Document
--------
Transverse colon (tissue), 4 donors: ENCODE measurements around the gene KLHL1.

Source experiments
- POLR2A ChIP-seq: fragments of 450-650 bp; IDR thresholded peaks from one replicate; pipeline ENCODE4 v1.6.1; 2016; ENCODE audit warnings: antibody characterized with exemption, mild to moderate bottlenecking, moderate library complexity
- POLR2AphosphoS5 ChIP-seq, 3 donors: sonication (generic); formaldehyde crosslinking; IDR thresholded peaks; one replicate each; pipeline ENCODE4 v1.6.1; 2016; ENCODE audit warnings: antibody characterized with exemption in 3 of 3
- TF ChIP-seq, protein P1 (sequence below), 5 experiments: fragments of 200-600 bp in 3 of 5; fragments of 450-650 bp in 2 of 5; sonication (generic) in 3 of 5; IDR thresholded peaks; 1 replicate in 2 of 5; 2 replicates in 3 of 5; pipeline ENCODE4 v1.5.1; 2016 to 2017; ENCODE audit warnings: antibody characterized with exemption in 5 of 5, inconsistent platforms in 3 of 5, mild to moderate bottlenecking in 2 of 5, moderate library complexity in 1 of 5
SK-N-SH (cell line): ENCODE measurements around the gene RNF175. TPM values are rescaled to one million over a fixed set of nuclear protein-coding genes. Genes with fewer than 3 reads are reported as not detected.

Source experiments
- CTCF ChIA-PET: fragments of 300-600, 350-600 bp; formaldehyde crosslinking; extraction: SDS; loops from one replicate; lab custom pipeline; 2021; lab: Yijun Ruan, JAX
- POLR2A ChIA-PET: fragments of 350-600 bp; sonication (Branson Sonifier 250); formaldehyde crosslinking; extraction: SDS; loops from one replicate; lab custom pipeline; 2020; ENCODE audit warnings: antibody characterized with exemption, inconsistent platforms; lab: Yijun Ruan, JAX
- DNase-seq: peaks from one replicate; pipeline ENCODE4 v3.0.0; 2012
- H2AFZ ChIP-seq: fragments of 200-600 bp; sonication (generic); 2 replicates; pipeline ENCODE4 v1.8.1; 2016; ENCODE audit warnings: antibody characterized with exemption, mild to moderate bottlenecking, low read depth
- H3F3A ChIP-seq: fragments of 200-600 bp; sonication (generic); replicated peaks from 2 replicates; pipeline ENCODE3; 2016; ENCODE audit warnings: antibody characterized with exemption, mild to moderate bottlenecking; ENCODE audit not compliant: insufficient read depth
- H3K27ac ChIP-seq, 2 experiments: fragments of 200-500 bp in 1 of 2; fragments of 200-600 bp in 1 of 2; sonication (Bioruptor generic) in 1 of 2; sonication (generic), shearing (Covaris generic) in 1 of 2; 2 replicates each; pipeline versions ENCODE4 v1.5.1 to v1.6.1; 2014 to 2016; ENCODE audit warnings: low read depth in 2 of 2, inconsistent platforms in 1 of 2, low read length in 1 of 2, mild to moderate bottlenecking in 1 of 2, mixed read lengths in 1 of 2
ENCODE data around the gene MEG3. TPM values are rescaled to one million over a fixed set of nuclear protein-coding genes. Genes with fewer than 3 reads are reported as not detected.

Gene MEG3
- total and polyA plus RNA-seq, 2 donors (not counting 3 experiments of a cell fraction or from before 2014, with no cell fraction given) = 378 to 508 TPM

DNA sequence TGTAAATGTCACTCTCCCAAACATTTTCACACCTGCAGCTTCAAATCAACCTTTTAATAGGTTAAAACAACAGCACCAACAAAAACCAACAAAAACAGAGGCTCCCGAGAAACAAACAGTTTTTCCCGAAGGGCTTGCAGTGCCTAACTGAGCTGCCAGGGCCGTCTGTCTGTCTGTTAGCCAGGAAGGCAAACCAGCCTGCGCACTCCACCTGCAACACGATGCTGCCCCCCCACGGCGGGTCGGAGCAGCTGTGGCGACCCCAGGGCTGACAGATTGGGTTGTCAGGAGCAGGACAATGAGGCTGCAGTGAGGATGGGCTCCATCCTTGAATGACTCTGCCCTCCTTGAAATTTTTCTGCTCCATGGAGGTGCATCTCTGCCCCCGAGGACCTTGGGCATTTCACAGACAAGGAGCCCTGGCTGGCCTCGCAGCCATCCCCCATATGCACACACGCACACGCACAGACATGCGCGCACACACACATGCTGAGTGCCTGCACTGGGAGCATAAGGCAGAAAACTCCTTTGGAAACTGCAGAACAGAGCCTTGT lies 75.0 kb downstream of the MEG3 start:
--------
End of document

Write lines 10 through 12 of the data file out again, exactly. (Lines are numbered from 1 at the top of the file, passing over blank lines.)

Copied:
- DNase-seq: peaks from one replicate; pipeline ENCODE4 v3.0.0; 2012
- H2AFZ ChIP-seq: fragments of 200-600 bp; sonication (generic); 2 replicates; pipeline ENCODE4 v1.8.1; 2016; ENCODE audit warnings: antibody characterized with exemption, mild to moderate bottlenecking, low read depth
- H3F3A ChIP-seq: fragments of 200-600 bp; sonication (generic); replicated peaks from 2 replicates; pipeline ENCODE3; 2016; ENCODE audit warnings: antibody characterized with exemption, mild to moderate bottlenecking; ENCODE audit not compliant: insufficient read depth